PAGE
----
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Totally disagree on both counts.

There’s no way to replicate scores that are gone, so this is the only way to get the closest approximation. I think if he offers a 10% bonus to the student owing to his mistake, it makes it less painful for the student to redo it. Plus, if it’s a take-home assignment, they might have it saved on their computer anyway.

Also, it’s very accountable. He has to tell the student that as their teacher he screwed up and lost their score. That’s very humbling and opens you up to headaches from the student’s parents and faculty, but in the end it’s the most honest and ethical route imo. What’s not accountable is pulling a score from thin air, that has no actual bearing on the student’s ability. That’s just making up stuff and brushing your mistake under the rug.

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It’s 4 now and why not? What mistakes are you marking the student down for? You lost it, your fault, now you have no way of knowing what or if the students mistakes were. 100% is lucky for the student, but I feel you can explain why honestly, you lost the homework and have no way to mark it down.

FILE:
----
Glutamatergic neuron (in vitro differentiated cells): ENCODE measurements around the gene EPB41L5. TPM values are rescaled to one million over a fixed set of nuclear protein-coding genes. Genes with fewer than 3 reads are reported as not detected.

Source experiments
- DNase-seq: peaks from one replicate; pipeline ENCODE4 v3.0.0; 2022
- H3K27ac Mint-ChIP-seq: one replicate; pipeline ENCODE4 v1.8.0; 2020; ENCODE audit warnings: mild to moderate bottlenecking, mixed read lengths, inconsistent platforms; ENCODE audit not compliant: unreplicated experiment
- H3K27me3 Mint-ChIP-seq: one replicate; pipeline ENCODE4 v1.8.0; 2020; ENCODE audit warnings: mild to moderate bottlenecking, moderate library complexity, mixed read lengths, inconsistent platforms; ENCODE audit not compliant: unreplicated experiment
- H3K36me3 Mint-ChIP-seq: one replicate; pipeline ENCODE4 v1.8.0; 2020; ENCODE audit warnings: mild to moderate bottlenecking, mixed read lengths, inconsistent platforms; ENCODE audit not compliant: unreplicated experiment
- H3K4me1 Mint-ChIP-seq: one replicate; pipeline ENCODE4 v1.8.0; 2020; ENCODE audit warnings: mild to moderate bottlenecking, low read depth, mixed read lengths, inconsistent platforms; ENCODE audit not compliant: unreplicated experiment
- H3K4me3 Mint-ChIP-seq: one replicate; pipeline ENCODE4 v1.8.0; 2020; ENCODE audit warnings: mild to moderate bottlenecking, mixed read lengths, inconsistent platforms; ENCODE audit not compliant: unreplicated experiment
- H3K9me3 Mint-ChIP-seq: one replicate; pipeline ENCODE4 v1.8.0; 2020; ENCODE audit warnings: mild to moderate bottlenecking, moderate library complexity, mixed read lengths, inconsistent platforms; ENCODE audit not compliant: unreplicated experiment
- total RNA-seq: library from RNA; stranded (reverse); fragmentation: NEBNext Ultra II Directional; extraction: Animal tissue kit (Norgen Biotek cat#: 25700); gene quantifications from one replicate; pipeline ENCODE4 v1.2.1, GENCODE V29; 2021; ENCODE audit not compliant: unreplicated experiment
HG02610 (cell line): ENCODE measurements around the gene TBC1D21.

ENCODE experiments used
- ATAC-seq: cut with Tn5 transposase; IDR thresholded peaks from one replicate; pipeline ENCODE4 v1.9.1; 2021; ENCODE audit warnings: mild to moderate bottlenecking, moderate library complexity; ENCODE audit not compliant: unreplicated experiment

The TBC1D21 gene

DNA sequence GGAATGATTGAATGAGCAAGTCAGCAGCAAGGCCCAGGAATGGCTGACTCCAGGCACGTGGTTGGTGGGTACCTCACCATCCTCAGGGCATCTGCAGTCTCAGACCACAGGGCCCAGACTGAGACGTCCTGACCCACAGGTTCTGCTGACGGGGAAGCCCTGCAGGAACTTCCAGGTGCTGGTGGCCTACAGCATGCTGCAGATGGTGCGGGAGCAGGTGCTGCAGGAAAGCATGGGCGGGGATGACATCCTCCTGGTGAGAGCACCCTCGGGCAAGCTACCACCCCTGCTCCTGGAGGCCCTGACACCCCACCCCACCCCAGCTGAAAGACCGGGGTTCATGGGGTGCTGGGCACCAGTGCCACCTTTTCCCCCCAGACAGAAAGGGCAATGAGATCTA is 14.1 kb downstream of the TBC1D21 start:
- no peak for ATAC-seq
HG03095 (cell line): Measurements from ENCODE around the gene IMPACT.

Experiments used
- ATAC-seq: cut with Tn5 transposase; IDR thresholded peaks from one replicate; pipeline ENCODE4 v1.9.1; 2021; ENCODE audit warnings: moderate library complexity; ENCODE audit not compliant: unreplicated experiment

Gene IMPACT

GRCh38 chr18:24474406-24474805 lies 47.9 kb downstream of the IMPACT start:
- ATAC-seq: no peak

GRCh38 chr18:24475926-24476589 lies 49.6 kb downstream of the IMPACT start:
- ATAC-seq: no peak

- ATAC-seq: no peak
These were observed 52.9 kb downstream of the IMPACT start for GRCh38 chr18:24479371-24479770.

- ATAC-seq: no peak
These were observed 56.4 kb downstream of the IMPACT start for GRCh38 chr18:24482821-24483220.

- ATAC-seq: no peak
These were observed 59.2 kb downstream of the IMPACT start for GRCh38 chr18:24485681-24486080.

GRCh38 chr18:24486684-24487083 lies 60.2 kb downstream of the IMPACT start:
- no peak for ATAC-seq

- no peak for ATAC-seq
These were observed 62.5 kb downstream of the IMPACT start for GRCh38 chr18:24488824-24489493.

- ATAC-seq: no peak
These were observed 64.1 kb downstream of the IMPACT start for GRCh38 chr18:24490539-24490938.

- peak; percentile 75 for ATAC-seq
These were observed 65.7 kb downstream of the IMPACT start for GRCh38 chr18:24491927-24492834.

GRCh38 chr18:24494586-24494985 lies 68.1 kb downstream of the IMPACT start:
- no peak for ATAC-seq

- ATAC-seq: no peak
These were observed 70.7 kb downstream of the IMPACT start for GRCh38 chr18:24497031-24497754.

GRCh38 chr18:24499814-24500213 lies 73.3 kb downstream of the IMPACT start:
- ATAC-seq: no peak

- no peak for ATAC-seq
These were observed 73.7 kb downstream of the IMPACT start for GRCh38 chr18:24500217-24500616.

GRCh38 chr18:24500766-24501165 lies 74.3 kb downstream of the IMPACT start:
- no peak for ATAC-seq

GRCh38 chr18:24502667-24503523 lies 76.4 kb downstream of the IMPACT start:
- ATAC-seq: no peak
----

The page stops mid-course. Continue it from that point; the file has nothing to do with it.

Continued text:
i was a GSI back in the day and if this had happened to me, I would simply not count that assignment in the overall score calculation. so in this student’s case, he would have one less assignment and one less score. the 10% would be removed, and only the 77% would count - so rather than 2 assignments that other students would have, she would only have one (at 77%). this of course is likely to benefit the student (pretty significantly too), but as you the instructor messed up, you must give as much benefit of the doubt to the student as reasonably possible.

option 1 is unfair. option 2 is also unfair since why would she just get the class average? therefore option 3 is the only one that would be fair. to be honest, if the student knew and were to complain, giving a 100% to the missing assignment would not be out of the question. so hopefully just removing it from calculation is enough.

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Luckily you are not in Russia!